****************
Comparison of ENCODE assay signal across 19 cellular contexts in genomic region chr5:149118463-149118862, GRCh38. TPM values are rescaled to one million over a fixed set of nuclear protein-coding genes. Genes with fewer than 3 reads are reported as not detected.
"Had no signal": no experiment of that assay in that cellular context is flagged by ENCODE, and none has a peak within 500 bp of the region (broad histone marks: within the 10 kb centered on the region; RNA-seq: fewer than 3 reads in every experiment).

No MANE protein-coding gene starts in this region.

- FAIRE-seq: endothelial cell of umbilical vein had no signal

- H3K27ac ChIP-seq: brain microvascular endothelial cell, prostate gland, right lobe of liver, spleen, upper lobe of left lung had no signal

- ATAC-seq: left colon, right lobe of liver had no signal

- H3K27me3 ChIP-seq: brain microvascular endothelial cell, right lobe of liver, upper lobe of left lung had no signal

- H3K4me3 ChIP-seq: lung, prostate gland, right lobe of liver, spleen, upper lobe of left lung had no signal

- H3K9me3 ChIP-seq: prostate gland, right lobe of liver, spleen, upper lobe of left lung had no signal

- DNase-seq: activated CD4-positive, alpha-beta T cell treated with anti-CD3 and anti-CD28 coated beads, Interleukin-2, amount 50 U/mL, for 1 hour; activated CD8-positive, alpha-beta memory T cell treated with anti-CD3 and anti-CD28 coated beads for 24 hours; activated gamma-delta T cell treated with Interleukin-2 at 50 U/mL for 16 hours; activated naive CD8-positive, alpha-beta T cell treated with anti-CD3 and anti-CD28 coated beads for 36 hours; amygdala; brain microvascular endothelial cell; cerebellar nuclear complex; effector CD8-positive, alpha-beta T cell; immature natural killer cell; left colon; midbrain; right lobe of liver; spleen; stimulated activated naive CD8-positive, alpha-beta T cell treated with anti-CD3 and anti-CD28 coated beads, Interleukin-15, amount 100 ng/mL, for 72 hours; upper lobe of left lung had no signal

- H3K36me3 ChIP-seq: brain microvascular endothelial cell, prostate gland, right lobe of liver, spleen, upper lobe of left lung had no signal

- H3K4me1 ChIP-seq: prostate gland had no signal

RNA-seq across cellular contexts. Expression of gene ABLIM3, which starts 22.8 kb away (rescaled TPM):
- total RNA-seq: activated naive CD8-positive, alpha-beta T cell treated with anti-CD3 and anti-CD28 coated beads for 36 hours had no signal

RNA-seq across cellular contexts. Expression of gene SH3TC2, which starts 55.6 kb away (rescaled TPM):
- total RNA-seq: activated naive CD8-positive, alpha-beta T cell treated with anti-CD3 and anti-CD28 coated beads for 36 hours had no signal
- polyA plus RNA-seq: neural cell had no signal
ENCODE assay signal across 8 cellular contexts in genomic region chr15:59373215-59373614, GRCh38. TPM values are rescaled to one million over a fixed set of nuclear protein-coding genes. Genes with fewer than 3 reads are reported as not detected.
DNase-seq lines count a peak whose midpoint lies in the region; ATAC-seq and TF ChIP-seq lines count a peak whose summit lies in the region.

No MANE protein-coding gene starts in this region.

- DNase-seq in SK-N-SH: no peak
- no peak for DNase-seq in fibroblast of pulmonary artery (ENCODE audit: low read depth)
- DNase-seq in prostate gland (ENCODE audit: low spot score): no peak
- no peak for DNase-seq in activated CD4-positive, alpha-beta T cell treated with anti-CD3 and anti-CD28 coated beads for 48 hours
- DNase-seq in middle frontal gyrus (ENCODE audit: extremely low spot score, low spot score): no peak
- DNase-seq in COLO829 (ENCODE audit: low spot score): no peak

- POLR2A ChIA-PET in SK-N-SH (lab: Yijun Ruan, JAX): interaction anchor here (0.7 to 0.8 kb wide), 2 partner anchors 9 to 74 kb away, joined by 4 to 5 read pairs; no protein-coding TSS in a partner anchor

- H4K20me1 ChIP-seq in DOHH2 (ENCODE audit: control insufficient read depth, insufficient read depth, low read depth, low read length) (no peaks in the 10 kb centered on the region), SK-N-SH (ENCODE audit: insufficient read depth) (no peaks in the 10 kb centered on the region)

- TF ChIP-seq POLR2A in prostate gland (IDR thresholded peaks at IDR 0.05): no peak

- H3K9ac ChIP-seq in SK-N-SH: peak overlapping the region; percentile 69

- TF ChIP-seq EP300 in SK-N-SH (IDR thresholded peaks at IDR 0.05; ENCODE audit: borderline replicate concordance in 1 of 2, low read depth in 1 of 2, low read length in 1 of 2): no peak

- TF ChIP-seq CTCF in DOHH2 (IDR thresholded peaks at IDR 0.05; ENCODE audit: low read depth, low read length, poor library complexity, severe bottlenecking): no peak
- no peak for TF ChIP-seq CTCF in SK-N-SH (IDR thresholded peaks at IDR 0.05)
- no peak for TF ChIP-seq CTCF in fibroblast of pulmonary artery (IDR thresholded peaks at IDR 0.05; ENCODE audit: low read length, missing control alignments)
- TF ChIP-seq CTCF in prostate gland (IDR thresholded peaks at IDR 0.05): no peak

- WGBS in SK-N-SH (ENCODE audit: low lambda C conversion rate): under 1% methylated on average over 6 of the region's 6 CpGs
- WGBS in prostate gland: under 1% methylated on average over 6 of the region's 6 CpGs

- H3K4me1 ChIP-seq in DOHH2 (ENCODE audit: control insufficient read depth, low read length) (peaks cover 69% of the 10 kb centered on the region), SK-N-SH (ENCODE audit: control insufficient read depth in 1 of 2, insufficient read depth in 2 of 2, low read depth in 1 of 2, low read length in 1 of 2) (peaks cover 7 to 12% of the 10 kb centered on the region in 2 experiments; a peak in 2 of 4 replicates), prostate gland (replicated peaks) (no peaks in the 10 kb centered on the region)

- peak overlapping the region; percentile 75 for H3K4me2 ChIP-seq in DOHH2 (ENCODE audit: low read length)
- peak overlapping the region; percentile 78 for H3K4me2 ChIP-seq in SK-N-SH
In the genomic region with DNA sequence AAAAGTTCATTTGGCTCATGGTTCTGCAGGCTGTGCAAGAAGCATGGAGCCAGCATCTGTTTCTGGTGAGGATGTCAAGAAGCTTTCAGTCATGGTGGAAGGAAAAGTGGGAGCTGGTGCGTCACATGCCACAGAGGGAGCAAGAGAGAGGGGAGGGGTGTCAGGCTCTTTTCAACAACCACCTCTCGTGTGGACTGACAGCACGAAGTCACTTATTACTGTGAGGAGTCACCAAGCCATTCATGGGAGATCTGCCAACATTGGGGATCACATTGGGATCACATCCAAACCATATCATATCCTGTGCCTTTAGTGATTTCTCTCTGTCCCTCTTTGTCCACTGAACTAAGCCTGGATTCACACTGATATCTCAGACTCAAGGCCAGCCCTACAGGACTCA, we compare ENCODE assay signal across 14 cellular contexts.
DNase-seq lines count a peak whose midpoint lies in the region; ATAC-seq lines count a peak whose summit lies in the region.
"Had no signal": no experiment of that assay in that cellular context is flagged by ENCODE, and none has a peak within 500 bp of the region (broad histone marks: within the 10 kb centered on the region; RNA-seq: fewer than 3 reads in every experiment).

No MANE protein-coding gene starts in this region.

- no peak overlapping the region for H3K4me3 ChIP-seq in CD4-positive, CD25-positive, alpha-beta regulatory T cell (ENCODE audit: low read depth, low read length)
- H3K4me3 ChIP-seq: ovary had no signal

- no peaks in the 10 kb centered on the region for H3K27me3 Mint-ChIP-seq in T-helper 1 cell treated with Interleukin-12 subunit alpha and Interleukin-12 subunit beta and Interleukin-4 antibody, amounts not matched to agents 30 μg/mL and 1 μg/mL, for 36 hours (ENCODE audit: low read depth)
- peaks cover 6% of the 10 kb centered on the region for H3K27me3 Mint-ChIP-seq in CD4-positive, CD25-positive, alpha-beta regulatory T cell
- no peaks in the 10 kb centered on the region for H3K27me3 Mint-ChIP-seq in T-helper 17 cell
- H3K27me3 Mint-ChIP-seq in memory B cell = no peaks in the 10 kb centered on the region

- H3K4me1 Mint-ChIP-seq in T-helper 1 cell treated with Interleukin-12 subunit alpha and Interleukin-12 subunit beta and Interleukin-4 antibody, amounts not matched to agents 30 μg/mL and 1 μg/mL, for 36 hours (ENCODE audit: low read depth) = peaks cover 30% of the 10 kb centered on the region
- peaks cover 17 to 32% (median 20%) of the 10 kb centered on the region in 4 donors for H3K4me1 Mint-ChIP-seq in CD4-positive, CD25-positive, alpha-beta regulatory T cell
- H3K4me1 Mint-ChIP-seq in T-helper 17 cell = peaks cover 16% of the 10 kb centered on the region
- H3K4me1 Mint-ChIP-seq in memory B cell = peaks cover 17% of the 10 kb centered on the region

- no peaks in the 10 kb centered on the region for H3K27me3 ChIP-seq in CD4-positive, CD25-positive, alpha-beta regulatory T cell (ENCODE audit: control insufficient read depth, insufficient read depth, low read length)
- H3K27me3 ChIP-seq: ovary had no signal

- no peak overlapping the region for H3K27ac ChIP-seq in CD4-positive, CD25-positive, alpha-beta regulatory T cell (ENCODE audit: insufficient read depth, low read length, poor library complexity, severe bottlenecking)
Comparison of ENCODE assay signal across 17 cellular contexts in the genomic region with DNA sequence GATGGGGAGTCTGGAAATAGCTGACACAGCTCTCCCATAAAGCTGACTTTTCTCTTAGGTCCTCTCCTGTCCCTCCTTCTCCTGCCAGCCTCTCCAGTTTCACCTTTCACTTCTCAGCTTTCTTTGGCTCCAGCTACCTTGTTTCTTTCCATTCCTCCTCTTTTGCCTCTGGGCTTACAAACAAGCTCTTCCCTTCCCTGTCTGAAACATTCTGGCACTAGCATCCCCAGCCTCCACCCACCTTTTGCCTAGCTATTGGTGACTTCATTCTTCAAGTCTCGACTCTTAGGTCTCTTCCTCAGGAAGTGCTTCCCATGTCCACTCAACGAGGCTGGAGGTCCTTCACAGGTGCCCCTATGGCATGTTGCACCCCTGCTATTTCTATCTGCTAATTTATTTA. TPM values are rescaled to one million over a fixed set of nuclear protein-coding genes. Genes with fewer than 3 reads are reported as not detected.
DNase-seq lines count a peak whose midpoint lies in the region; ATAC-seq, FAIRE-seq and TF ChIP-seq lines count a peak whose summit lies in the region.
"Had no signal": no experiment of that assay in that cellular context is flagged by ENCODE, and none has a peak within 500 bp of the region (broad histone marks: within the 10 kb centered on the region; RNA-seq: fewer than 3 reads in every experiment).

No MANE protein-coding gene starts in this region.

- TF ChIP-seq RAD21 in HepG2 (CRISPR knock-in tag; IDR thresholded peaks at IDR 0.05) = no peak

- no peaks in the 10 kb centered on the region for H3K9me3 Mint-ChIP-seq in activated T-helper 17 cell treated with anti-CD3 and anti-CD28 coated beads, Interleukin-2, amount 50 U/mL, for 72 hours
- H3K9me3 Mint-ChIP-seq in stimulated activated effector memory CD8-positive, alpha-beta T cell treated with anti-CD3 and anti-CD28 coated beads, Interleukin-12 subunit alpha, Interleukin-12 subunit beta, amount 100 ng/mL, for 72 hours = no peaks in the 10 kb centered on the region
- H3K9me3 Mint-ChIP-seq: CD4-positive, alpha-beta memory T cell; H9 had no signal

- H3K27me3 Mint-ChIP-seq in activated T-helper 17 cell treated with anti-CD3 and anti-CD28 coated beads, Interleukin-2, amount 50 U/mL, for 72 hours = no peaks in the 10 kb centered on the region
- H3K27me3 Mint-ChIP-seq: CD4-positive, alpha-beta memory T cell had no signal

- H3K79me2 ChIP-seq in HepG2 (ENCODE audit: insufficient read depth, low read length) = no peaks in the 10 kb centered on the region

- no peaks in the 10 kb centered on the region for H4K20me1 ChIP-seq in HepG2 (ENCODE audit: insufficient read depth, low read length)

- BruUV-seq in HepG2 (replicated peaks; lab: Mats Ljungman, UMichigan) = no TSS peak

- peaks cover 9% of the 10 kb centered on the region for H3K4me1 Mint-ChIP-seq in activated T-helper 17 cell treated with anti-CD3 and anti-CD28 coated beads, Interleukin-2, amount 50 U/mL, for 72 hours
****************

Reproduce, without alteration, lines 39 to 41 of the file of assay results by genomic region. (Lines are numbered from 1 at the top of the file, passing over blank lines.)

- peak overlapping the region; percentile 75 for H3K4me2 ChIP-seq in DOHH2 (ENCODE audit: low read length)
- peak overlapping the region; percentile 78 for H3K4me2 ChIP-seq in SK-N-SH
In the genomic region with DNA sequence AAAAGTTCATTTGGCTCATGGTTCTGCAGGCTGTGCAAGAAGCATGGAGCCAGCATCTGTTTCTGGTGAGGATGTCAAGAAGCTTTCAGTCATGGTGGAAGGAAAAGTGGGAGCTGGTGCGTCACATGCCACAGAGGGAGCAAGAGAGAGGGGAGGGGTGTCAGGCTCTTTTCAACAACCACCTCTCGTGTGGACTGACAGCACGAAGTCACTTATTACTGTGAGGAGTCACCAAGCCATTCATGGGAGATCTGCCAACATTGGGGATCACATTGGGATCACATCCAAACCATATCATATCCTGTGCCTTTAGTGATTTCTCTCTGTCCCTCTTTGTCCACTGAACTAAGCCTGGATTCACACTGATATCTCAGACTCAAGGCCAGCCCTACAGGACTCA, we compare ENCODE assay signal across 14 cellular contexts.